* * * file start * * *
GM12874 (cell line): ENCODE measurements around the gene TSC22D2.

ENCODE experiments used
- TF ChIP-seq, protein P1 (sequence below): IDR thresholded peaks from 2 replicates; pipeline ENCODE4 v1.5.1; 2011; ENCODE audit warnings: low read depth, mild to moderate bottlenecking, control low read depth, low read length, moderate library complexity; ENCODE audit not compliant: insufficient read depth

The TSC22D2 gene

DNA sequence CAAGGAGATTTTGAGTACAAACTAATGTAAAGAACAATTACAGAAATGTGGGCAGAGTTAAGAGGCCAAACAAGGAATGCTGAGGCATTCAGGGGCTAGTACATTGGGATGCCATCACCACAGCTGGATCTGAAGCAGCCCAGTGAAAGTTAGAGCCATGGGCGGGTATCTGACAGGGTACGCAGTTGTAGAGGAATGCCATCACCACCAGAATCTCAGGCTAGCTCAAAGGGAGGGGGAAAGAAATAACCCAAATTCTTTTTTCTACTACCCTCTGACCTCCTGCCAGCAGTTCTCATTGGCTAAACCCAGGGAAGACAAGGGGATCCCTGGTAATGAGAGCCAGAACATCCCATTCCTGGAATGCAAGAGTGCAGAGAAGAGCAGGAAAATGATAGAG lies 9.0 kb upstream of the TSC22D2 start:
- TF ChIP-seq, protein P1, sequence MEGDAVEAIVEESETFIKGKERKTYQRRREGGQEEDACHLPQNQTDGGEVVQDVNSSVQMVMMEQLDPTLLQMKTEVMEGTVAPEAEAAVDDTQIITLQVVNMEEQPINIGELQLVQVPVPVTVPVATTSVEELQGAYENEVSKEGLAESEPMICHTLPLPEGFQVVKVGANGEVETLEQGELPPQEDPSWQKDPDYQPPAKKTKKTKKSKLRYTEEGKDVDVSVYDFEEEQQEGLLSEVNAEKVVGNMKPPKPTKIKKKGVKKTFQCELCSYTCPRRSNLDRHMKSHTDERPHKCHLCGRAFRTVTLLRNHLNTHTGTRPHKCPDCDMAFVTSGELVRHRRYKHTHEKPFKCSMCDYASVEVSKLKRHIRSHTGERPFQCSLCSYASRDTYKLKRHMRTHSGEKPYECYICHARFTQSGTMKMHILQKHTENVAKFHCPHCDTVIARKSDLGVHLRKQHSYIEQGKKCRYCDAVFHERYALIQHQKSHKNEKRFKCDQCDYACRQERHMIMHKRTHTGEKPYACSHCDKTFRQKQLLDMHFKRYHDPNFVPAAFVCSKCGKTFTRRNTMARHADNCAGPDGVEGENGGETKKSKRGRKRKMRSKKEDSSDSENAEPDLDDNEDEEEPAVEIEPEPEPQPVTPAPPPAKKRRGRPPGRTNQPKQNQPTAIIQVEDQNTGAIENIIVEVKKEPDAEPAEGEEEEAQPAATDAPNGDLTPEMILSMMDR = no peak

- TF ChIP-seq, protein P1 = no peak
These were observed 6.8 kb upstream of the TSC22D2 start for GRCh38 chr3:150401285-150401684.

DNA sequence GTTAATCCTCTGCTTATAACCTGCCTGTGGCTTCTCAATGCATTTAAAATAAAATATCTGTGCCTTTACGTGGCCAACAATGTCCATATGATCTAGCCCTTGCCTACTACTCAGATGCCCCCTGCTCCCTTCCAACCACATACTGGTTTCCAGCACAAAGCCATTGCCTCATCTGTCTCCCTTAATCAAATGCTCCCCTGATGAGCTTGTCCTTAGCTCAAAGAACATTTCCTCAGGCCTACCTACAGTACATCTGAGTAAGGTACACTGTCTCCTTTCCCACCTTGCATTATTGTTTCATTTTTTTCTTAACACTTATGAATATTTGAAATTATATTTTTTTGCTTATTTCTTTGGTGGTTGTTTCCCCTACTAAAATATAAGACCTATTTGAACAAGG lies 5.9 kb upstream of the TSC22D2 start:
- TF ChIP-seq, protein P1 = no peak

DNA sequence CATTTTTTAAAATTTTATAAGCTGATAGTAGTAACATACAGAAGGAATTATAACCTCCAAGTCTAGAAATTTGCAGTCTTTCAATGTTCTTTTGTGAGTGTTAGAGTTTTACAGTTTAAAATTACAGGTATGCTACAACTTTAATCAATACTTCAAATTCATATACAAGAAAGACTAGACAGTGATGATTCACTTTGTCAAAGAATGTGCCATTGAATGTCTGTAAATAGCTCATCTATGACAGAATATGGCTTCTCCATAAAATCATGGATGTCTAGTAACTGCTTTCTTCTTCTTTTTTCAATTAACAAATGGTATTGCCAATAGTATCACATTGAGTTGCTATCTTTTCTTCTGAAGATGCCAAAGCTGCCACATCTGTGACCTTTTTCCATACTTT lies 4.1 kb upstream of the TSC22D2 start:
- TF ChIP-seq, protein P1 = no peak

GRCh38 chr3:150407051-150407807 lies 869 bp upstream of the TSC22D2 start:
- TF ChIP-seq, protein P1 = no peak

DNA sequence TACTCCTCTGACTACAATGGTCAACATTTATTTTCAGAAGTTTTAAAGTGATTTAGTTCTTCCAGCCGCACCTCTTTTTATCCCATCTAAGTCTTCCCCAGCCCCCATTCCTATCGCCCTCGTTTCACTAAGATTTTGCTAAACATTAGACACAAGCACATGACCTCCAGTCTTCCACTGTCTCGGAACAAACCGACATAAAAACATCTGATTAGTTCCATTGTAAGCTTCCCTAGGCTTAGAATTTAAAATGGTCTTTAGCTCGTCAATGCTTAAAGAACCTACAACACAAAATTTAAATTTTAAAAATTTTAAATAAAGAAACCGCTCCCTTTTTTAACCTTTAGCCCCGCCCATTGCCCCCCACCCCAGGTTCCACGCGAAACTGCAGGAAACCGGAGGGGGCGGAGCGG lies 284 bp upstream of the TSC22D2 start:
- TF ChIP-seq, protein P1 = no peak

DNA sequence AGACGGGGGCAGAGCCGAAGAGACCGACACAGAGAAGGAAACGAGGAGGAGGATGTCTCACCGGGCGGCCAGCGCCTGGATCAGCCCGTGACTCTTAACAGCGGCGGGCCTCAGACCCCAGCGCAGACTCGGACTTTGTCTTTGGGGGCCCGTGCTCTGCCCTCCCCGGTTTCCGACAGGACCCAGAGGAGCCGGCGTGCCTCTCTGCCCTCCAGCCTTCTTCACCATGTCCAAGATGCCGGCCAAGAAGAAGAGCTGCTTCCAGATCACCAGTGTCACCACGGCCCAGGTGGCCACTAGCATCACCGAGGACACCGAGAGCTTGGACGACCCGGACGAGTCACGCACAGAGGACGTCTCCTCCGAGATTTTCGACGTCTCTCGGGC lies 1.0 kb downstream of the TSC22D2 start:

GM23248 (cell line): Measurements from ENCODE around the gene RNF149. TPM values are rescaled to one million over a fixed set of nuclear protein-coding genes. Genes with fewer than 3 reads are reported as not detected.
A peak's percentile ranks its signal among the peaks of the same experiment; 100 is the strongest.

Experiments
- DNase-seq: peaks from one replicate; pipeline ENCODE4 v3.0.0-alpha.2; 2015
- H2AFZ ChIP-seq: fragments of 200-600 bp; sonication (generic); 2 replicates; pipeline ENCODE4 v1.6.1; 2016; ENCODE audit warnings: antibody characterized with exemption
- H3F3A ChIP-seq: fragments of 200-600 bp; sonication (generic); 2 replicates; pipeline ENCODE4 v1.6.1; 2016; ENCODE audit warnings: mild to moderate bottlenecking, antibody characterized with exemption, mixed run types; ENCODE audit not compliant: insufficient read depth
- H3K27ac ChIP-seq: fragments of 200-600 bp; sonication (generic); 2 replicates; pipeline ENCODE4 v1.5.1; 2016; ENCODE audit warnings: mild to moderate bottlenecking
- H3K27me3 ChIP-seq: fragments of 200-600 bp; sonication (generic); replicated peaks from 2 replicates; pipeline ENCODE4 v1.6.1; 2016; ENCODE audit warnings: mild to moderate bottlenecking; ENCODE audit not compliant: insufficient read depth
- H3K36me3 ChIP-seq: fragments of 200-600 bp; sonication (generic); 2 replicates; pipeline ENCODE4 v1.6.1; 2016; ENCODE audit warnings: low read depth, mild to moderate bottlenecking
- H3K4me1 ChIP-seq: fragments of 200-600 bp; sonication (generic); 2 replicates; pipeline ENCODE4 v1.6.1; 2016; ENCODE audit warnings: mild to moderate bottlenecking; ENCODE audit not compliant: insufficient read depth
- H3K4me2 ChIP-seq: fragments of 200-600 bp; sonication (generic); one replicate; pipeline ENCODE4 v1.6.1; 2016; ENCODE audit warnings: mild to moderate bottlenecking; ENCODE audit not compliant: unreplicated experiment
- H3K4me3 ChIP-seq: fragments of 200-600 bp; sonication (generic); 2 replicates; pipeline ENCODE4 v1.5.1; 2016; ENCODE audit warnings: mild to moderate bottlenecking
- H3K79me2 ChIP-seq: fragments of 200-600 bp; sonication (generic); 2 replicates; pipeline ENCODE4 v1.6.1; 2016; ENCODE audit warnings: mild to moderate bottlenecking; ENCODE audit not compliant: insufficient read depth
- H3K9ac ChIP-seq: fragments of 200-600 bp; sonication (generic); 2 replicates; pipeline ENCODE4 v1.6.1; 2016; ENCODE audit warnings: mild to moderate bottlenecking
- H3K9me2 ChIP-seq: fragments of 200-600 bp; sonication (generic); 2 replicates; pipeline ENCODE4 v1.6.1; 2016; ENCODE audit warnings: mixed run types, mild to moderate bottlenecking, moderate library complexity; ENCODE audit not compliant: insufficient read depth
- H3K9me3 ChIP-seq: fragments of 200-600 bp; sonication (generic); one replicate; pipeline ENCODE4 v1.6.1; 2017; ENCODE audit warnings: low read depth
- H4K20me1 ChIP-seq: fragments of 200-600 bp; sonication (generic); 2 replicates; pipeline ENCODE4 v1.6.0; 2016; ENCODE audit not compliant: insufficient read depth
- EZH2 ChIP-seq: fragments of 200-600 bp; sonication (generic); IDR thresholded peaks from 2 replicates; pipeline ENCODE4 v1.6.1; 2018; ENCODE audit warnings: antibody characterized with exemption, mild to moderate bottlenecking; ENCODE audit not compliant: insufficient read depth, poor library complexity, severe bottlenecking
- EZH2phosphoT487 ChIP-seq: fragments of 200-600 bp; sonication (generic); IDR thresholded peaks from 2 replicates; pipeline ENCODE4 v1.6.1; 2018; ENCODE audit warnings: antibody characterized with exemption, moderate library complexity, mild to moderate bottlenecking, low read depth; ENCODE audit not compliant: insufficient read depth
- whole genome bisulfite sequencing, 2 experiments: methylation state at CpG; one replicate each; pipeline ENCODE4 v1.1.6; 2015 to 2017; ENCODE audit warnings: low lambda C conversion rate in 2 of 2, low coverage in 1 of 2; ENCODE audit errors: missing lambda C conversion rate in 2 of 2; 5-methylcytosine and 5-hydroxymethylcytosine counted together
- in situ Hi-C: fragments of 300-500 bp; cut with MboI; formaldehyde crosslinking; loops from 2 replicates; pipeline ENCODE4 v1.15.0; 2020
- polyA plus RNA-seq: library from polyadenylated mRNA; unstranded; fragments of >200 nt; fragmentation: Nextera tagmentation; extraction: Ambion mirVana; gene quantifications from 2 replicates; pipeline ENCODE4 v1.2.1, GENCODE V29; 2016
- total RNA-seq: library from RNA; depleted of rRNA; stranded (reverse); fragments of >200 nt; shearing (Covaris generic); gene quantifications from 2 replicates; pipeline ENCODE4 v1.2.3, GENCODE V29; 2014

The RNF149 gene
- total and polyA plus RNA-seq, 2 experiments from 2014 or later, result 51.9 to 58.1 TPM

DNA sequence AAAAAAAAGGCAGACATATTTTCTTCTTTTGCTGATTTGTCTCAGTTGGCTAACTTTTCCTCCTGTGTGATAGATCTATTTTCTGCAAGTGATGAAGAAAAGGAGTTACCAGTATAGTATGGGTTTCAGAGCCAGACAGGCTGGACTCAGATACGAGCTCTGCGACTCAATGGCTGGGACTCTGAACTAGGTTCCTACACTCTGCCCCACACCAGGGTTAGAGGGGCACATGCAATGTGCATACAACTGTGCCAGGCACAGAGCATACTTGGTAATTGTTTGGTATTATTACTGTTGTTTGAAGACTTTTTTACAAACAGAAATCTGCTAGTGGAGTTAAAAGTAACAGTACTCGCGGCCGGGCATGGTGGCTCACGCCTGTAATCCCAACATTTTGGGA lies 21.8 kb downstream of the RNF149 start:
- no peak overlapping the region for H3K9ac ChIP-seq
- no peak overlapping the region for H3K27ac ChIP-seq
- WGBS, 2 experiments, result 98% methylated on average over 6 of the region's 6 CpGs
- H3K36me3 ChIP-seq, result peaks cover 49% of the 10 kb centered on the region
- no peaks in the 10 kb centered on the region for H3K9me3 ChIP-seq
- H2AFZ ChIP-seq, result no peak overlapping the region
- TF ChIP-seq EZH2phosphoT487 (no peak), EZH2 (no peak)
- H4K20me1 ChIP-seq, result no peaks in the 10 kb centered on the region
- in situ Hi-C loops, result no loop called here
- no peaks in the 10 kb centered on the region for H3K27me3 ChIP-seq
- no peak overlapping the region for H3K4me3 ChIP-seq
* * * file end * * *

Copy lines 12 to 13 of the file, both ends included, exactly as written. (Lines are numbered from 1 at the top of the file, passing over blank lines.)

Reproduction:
- TF ChIP-seq, protein P1 = no peak

GRCh38 chr3:150407051-150407807 lies 869 bp upstream of the TSC22D2 start: